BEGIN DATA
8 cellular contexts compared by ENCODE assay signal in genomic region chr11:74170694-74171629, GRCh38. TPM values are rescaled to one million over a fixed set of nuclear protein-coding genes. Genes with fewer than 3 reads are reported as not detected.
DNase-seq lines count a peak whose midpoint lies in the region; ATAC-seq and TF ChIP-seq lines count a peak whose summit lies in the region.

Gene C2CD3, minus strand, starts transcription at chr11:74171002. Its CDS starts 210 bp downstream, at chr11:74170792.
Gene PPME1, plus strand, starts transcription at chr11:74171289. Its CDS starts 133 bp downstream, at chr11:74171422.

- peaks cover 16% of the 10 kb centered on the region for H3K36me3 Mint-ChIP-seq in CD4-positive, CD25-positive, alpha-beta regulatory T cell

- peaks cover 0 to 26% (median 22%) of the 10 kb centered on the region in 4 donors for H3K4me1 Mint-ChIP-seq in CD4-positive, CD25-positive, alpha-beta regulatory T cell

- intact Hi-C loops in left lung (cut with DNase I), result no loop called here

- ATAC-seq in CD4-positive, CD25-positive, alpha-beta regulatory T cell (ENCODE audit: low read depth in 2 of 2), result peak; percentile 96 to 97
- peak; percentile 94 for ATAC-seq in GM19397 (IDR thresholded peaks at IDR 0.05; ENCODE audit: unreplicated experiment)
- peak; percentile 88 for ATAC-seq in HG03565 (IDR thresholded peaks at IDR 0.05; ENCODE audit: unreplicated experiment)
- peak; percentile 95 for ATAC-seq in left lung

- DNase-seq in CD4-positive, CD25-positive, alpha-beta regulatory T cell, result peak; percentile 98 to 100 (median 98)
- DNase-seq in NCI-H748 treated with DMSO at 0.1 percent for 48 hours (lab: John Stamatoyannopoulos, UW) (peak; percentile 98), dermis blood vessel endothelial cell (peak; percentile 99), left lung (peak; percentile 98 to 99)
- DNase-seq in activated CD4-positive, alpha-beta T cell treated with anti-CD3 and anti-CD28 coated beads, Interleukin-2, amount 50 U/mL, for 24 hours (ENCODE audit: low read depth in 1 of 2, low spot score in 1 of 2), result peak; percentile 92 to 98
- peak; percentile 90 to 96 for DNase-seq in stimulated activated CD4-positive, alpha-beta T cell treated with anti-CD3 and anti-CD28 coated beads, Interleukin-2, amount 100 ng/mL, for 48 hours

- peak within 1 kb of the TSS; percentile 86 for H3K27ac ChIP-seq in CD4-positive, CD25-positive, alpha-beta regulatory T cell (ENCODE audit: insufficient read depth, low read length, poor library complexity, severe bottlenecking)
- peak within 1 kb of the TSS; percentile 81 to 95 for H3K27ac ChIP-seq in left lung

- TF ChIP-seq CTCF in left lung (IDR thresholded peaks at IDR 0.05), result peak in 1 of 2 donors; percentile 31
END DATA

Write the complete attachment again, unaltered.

8 cellular contexts compared by ENCODE assay signal in genomic region chr11:74170694-74171629, GRCh38. TPM values are rescaled to one million over a fixed set of nuclear protein-coding genes. Genes with fewer than 3 reads are reported as not detected.
DNase-seq lines count a peak whose midpoint lies in the region; ATAC-seq and TF ChIP-seq lines count a peak whose summit lies in the region.

Gene C2CD3, minus strand, starts transcription at chr11:74171002. Its CDS starts 210 bp downstream, at chr11:74170792.
Gene PPME1, plus strand, starts transcription at chr11:74171289. Its CDS starts 133 bp downstream, at chr11:74171422.

- peaks cover 16% of the 10 kb centered on the region for H3K36me3 Mint-ChIP-seq in CD4-positive, CD25-positive, alpha-beta regulatory T cell

- peaks cover 0 to 26% (median 22%) of the 10 kb centered on the region in 4 donors for H3K4me1 Mint-ChIP-seq in CD4-positive, CD25-positive, alpha-beta regulatory T cell

- intact Hi-C loops in left lung (cut with DNase I), result no loop called here

- ATAC-seq in CD4-positive, CD25-positive, alpha-beta regulatory T cell (ENCODE audit: low read depth in 2 of 2), result peak; percentile 96 to 97
- peak; percentile 94 for ATAC-seq in GM19397 (IDR thresholded peaks at IDR 0.05; ENCODE audit: unreplicated experiment)
- peak; percentile 88 for ATAC-seq in HG03565 (IDR thresholded peaks at IDR 0.05; ENCODE audit: unreplicated experiment)
- peak; percentile 95 for ATAC-seq in left lung

- DNase-seq in CD4-positive, CD25-positive, alpha-beta regulatory T cell, result peak; percentile 98 to 100 (median 98)
- DNase-seq in NCI-H748 treated with DMSO at 0.1 percent for 48 hours (lab: John Stamatoyannopoulos, UW) (peak; percentile 98), dermis blood vessel endothelial cell (peak; percentile 99), left lung (peak; percentile 98 to 99)
- DNase-seq in activated CD4-positive, alpha-beta T cell treated with anti-CD3 and anti-CD28 coated beads, Interleukin-2, amount 50 U/mL, for 24 hours (ENCODE audit: low read depth in 1 of 2, low spot score in 1 of 2), result peak; percentile 92 to 98
- peak; percentile 90 to 96 for DNase-seq in stimulated activated CD4-positive, alpha-beta T cell treated with anti-CD3 and anti-CD28 coated beads, Interleukin-2, amount 100 ng/mL, for 48 hours

- peak within 1 kb of the TSS; percentile 86 for H3K27ac ChIP-seq in CD4-positive, CD25-positive, alpha-beta regulatory T cell (ENCODE audit: insufficient read depth, low read length, poor library complexity, severe bottlenecking)
- peak within 1 kb of the TSS; percentile 81 to 95 for H3K27ac ChIP-seq in left lung

- TF ChIP-seq CTCF in left lung (IDR thresholded peaks at IDR 0.05), result peak in 1 of 2 donors; percentile 31